MADRID (Reuters) - Spanish Prime Minister Pedro Sanchez said on Tuesday he wanted to meet Catalonia’s pro-independence regional leader “as soon as possible”.
He also hoped Madrid would start negotiations soon with the European Commission on easing its public deficit targets.
Speaking after the first meeting of Spain’s new government, he also said the coalition had approved a decree raising pensions by 0.9% this year in a bid to ensure retirees “do not lose purchasing power”.
The government estimated in a statement that the rise in pensions would amount to a cost of 1.41 billion euros in a one-off measure.
Sanchez was sworn in last Wednesday, ending months of political gridlock and economic uncertainty after two inconclusive elections in 2019. Days later he announced a government lineup including ministers from the left-wing Unidas Podemos, who will now meet regularly on Tuesdays for cabinet meetings.
Sanchez said efforts to arrange a meeting with Quim Torra, the leader of the Catalonia region, were already under way but a date for a meeting had not yet been set.
The Catalan separatist party ERC was instrumental in enabling Sanchez to win a confirmation vote in parliament last week, although Torra is not a member of the ERC, and Sanchez has said he will seek to resolve the Catalan dispute through dialogue.
The separatist movement in the northeastern region spiralled into political crisis after leaders defied Spanish courts to hold a 2017 referendum on independence. Nine leaders were later sentenced to up to 13 years in prison over their role in the failed independence bid.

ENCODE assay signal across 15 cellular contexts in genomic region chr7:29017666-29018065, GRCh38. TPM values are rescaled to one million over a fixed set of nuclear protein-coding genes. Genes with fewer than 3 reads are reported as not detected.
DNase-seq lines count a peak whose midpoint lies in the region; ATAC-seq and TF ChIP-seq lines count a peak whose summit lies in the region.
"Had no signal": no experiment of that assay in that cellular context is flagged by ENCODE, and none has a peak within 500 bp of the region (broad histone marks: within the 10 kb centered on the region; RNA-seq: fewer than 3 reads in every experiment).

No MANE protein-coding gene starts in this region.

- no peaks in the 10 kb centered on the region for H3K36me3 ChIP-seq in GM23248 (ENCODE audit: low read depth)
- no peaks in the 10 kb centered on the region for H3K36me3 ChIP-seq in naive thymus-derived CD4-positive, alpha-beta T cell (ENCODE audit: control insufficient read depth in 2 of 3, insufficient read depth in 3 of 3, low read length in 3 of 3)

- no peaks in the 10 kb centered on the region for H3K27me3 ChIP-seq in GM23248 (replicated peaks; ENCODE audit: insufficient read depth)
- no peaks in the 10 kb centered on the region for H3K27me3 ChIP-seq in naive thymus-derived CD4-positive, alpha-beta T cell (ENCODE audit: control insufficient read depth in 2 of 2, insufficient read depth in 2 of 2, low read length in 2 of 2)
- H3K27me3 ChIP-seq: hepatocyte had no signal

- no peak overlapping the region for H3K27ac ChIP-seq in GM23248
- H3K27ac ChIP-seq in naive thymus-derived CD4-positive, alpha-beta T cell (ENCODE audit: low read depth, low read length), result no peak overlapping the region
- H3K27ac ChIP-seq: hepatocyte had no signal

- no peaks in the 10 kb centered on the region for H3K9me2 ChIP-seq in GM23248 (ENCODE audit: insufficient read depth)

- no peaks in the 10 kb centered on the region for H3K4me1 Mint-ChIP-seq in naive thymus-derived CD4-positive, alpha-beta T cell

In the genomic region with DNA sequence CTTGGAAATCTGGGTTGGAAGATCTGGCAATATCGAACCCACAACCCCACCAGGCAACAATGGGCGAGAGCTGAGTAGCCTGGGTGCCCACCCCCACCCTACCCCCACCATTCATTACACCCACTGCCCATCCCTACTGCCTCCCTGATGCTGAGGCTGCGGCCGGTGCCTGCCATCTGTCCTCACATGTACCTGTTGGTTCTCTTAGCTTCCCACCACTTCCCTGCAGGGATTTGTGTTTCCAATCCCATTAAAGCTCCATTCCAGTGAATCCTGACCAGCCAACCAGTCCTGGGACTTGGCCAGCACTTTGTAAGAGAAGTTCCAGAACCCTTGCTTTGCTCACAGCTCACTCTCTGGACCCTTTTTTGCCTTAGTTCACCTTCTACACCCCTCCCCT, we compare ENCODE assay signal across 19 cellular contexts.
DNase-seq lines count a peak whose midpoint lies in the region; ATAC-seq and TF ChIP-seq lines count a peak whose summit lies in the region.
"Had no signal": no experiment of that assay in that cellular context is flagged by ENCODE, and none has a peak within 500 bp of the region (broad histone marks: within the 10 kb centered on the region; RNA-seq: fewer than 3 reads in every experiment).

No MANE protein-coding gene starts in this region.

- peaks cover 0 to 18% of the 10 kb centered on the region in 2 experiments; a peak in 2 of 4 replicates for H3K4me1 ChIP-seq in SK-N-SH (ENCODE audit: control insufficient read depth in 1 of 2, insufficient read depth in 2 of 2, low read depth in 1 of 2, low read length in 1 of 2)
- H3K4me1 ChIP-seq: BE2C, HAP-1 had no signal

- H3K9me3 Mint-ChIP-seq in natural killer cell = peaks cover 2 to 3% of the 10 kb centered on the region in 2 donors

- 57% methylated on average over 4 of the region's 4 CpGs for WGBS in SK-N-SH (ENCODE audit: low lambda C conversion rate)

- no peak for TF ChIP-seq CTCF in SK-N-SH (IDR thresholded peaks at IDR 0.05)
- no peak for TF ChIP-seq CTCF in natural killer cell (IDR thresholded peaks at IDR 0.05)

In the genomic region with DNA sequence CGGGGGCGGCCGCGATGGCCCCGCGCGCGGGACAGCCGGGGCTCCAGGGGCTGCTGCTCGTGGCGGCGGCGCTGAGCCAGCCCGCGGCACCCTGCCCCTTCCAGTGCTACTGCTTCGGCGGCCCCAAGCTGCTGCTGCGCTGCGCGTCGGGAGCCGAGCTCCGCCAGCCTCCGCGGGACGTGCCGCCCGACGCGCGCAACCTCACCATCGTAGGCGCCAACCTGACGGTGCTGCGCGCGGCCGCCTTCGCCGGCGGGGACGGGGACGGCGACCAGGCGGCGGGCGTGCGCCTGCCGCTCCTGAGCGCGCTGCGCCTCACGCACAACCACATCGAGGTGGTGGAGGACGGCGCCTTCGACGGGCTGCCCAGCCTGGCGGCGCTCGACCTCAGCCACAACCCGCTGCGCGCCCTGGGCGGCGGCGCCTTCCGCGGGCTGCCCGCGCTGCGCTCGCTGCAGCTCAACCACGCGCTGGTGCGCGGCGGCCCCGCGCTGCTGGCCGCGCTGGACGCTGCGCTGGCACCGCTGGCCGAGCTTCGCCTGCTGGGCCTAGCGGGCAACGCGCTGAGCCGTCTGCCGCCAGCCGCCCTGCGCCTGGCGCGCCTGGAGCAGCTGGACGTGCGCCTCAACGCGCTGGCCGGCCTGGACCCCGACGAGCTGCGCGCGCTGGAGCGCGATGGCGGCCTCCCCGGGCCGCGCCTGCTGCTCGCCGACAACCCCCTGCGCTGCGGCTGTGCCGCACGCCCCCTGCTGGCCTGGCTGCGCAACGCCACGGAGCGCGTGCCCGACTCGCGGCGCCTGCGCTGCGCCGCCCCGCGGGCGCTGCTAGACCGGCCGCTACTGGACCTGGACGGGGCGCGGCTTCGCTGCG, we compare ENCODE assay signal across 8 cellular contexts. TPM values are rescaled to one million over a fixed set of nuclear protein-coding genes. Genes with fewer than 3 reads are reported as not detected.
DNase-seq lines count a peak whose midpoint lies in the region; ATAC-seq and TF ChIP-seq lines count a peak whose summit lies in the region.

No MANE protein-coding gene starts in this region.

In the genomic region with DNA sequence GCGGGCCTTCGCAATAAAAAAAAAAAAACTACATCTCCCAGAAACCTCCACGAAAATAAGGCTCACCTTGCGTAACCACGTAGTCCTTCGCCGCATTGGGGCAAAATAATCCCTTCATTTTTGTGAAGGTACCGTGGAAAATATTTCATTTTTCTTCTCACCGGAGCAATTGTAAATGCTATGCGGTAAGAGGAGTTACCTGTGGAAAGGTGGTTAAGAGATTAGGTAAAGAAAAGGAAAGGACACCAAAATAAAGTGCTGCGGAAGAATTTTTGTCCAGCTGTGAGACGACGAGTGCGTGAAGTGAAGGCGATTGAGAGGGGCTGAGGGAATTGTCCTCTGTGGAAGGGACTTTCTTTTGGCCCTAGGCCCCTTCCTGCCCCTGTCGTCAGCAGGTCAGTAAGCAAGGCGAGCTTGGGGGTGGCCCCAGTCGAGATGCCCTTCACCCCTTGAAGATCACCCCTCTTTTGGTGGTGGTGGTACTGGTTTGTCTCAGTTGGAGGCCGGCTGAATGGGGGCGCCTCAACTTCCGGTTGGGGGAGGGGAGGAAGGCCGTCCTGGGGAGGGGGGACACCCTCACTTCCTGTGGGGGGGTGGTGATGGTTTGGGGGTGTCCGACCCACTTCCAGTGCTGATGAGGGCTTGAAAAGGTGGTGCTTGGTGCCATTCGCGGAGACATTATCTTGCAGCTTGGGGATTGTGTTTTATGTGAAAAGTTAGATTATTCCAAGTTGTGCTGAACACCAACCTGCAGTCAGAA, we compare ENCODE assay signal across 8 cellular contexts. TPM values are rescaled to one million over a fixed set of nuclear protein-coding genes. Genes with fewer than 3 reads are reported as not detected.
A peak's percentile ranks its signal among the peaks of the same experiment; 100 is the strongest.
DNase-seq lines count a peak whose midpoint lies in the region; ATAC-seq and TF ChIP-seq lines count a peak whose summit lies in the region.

Lacking a majority in parliament, Sanchez’s government must now forge consensus among a shaky patchwork of alliances to pass laws.
Spain lowered its growth forecasts late last year due to domestic and external factors such as trade tensions and raised its deficit estimate.
Sanchez said his government would aim to negotiate with the EU Commission to potentially relax public deficit targets, currently approved by Spain’s parliament at 0.5% for 2020.
“The economic conditions have changed for some time now, so this is a negotiation process that we will have to open with the European Commission ... and we will start that negotiation as soon as possible,” Sanchez said without giving further details.
The head of Spanish Treasury, Carlos San Basilio, said Spain would seek targets that would balance competitiveness with enabling growth. “The commission has been flexible in the recent years, you don’t just come up with one magic number,” he said at an event in Madrid.
Sanchez said his government would also carry out its promise of raising Spain’s mininum wage to 60% of the average wage of 23,646 euros per year, but said the measure would take time.
“We’ve just started and we have many weeks ahead of us,” Sanchez told reporters.
(Refiles this story to remove extraneous words from 13th paragraph.)
Reporting by Belen Carreno, Inti Landauro, Jose Elías Rodríguez and Clara-Laeila Laudette, writing by Ashifa Kassam and Andrei Khalip; editing by Timothy Heritage
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